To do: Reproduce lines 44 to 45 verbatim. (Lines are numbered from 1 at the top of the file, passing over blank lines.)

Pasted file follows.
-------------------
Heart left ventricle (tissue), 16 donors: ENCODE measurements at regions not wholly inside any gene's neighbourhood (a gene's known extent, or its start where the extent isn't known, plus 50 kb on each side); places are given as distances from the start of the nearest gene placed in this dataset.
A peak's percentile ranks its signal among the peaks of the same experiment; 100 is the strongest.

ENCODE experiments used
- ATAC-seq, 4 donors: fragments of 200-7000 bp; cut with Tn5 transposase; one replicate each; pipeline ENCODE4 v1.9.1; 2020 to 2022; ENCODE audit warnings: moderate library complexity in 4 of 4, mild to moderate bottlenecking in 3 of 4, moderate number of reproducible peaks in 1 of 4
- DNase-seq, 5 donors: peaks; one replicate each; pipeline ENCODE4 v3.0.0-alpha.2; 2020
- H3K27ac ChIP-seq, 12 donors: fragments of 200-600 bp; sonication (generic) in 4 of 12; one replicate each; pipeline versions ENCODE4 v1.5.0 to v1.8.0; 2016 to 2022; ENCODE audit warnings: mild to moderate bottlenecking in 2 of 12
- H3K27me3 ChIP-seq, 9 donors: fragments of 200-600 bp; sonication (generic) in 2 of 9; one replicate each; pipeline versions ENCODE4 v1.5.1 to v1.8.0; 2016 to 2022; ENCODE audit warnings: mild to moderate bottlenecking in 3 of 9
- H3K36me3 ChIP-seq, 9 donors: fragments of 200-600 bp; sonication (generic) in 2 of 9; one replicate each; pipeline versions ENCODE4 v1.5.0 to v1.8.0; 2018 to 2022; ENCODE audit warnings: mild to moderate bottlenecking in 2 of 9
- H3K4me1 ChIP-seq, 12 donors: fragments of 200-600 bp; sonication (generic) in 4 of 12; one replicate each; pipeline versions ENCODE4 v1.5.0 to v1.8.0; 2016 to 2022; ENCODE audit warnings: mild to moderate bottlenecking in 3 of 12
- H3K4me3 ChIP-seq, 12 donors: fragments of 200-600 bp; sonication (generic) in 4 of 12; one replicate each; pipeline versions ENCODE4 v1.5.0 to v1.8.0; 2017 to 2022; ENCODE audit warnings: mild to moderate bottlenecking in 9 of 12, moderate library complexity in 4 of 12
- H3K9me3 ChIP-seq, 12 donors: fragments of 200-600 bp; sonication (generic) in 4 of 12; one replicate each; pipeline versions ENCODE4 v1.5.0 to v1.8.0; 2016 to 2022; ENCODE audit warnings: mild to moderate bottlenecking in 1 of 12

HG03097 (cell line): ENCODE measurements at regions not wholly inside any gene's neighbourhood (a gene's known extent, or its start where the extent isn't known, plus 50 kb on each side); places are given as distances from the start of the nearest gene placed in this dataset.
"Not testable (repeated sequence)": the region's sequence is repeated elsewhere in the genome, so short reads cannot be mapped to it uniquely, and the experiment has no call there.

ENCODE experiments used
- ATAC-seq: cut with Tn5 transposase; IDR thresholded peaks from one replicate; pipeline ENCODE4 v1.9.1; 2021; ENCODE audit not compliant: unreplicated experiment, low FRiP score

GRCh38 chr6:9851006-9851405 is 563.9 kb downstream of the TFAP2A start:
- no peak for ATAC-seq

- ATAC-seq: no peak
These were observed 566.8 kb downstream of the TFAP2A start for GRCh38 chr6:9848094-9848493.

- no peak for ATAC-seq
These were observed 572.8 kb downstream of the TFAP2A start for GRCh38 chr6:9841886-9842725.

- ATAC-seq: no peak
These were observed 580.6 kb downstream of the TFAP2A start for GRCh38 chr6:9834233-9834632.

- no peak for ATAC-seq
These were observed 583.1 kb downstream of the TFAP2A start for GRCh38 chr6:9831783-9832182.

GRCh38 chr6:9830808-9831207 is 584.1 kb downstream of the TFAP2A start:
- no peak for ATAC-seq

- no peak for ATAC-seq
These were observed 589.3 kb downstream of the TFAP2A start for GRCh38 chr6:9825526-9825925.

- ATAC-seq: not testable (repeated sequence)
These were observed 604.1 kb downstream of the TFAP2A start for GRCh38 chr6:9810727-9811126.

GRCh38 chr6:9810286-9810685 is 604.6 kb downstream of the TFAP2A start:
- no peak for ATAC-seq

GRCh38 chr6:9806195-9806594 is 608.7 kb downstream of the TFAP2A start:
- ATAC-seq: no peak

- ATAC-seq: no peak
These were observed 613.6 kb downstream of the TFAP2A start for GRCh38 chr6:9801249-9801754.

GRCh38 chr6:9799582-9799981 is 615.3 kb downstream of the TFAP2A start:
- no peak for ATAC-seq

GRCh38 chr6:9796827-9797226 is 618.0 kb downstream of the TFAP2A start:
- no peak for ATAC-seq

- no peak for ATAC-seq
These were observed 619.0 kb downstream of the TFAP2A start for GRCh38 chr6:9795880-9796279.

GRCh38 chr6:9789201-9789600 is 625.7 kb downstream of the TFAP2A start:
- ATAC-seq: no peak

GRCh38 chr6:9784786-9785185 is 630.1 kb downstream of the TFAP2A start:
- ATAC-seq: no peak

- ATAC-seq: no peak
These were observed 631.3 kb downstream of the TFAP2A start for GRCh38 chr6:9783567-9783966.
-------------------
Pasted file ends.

GRCh38 chr6:9789201-9789600 is 625.7 kb downstream of the TFAP2A start:
- ATAC-seq: no peak